Then the owner took us on a tour of this amazing pirate ship castle. We saw interior wooden panels with carvings of New World caricatures, like Native Americans, Merchants, Traders, etc, ancient treasure chests, canon balls, ship models, captain's quarters, and rum!

Belleek Castle - another bar - loaded with real ship pieces. 
 Then we got a private tour of the recently organized collection.

Belleek recently opened a museum inside the castle showcasing the family collection.
And there it was, Grace O'Malley's bedroom!
But it gets better. Not only did I get to meet Grace O'Malley (figuratively), feel the walls and smell the stories of 500 year old pirate ships, but then we got to play, yes PLAY, in the armory. 

Brenden (friend) and Wes (husband) handling 13th century swords.
Wes said afterward, "I knew I shouldn't be touching something so historical and precious, but I really wanted to touch it."

Then the owner gave them proper head gear and the battle began!
We decided that Wes chopped off Brendan's leg (see previous picture) and declared him the winner.
The owner demonstrated how to properly attack with two swords. 
Not only did we get to play with swords, but we learned how to properly handle them like a proper pirate. Not your standard night out, huh? (Yes, I'm gloating a bit here.)

So, in one night, I learned enough history and experienced a tantalizing dance of the senses that now allows me to spin fun (& fact) filled pirate tales by a fictional Irish fireside.

If you're on the west coast of Ireland, get thee to Belleek Castle!

Back at Turin Castle, our friends honored us with the Lord and Lady suite for the weekend, which is the entire top floor of the CASTLE, so yes, it's amazing. And surprise, surprise - on the bookshelf sat Pride and Prejudice and Sense and Sensibility by my favorite gal, Jane Austen.

Turin Castle - Lord and Lady Suite bookshelf of classics, including Austen.
But, surprise, surprise, the books weren't real. Instead the bookcase swung open, gothic style and revealed a secret passage!

Secret passage behind the bookcase!
Is the secret passage featured in my fictional book? Of course it is! Where does the passage lead? You'll have to stay at Turin Castle (You can rent it) to find out for yourself. Or read my book when it's done.

Bottom line - Get out into the world! As a writer, your imagination is a great place to create the world of your novel. But your novel will be so much better if it's inspired by the real world and the real history you are attempting to portray. 

Tuesday, August 13, 2013

High Tea at Highclere Castle (aka: Downton Abbey)

Miss Katie Neipris at Highclere Castel in England
Novel Travelist has been exploring the idea of a location, a house, a city, as an integral character in a story. What better lead character to examine than Downton Abbey herself, Highclere Castle.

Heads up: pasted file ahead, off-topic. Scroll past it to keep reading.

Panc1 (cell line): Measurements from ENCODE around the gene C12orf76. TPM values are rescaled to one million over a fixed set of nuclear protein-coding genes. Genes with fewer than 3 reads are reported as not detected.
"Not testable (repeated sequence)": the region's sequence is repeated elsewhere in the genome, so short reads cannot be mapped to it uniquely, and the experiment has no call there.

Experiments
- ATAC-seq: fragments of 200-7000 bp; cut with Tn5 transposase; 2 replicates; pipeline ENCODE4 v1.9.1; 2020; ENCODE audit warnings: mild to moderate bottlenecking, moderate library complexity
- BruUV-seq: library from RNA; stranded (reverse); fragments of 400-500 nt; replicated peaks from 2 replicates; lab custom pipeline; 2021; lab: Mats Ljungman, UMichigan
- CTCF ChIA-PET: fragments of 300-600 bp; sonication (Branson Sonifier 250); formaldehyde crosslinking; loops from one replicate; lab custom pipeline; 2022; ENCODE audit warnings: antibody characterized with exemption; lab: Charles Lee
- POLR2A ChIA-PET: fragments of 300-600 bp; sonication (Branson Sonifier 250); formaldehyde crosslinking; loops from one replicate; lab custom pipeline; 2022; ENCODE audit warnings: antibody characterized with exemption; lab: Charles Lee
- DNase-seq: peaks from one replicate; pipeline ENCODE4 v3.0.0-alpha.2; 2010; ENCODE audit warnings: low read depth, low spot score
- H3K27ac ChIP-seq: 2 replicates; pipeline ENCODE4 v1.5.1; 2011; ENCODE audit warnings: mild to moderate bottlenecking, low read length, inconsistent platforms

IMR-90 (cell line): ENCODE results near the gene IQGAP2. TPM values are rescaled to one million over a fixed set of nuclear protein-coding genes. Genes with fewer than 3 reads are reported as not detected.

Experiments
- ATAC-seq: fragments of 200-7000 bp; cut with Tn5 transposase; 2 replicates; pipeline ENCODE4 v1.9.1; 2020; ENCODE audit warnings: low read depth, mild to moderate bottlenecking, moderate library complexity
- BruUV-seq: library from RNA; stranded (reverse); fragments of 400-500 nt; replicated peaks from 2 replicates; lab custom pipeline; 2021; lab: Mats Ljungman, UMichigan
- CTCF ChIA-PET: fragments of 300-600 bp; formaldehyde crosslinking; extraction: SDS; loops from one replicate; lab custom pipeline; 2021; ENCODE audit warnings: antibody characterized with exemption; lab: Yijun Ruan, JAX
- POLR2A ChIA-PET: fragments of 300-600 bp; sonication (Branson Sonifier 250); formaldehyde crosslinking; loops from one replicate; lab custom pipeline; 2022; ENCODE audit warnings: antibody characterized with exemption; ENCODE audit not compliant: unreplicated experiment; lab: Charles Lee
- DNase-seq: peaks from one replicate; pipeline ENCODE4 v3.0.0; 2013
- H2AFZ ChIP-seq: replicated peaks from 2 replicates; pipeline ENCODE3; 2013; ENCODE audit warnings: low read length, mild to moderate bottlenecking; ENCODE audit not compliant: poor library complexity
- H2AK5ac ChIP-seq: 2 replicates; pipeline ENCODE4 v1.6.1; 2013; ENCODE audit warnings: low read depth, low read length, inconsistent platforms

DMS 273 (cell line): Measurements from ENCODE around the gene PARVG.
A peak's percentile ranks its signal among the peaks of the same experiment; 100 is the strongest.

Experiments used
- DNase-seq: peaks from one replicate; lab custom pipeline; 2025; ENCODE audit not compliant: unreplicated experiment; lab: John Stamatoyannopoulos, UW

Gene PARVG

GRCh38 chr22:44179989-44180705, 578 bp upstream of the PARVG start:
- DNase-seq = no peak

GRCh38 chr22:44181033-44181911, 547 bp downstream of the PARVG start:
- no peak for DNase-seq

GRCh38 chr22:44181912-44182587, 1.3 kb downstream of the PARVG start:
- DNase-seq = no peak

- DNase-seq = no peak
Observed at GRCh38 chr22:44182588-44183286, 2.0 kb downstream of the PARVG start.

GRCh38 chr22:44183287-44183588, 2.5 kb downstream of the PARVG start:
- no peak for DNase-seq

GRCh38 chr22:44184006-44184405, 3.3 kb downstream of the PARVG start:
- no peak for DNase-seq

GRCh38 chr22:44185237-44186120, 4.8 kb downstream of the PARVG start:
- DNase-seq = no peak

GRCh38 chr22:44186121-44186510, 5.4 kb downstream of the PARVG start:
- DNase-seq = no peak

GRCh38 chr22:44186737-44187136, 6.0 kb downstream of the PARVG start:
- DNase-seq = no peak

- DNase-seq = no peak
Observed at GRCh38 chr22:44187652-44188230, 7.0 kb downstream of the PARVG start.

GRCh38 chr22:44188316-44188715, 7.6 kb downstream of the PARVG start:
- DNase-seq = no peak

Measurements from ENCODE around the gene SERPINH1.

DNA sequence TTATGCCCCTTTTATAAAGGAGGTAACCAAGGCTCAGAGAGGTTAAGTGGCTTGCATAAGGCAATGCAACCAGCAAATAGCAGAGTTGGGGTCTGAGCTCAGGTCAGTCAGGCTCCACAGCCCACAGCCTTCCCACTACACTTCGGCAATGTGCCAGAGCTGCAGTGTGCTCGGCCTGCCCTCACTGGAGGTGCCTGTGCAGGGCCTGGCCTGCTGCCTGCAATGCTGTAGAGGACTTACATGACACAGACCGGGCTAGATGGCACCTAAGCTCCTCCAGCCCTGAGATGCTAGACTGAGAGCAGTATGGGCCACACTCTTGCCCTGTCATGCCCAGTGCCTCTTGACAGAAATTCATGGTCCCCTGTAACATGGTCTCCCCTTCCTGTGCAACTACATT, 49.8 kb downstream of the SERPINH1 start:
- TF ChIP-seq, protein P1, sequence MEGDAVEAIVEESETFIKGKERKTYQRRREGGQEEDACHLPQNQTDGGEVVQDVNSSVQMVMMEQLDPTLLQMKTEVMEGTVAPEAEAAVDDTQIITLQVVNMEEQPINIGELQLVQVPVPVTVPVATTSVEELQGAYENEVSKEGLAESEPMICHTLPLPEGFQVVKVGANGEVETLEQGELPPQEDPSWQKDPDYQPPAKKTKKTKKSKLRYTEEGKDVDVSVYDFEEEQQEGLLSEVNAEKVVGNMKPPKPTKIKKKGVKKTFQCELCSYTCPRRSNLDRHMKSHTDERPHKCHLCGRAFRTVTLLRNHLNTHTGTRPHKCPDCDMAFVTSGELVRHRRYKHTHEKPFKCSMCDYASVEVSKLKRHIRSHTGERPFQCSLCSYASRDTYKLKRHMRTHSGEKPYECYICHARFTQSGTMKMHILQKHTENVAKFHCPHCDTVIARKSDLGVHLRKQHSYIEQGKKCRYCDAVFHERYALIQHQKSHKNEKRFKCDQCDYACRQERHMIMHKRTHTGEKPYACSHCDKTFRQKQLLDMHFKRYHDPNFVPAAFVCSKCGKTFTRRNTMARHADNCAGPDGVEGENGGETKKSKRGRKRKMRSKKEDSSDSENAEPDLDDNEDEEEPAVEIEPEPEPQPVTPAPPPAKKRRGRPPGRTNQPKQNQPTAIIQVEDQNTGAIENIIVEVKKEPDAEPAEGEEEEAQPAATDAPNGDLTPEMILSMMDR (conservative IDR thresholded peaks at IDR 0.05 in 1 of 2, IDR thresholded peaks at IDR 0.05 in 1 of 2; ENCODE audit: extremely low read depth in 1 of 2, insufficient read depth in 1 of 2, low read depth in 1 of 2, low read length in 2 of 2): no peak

We have a wonderful post today from Miss Katie Neipris, an American student who earned the rare opportunity to study at Oxford. During one of her weekend adventures, she enjoyed a stately high tea at Highclere Castle. I'll let her tell you all about it:

Last Summer I traveled out of the country for the first time to study at my dream school. Oxford and England were more magical than even my wildest expectations, and I spent a very happy five weeks traveling around the midlands. Every British book and movie that my Anglophilic mind consumed created high expectations and reality surpassed them. The first week at Oxford, I befriended a girl in my class who possessed a similar affinity (obsession) for and we bought our tickets to tour Highclere Castle. The volume of visitors is quite high so we had to buy them three weeks in advance, which seemed a terribly long wait (but was assuaged by three weeks' worth of delightful travels elsewhere). Finally, the magical day arrived, and we chattered happily on the train to Newbury. After a not-too-expensive taxi ride into the countryside (around £15, split in half) we reached a patch of green that appeared untouched by the twenty-first century, until we reached the rows of cars lined neatly on the grass. We continued down the path (the path that Branson drives on!) and there it was, Highclere Castle, looking exactly the same as it did in the show. No, better, if that's possible.

Photo by Katie
I think I stood there, open-mouthed, for about ten minutes before I realized that we could actually go in. Rachel and I half-ran up the gravel path (that crunched just like in the show) and hesitated before we crossed yet another portal to fantasy. Like Alice’s door in Christ Church or the doors of the Great Hall in the Harry Potter studio tour, the heavy Highclere doors welcomed us into another world entirely. The kindly ticket lady smiled at our dumbfounded expressions, which I’m sure she’s used to seeing, before directing us into the library.

This was the room I was most excited to see, and I remember the floaty feeling of walking into a truly magnificent library, draped in dark red and manly brown. Family photos of the Carnarvon family adorned the piano and the shelves, and a few more modern pieces of furniture replaced those on the show, but other than that the room was identical to its televised counterpart, and I kept expecting Hugh Bonneville to pop out.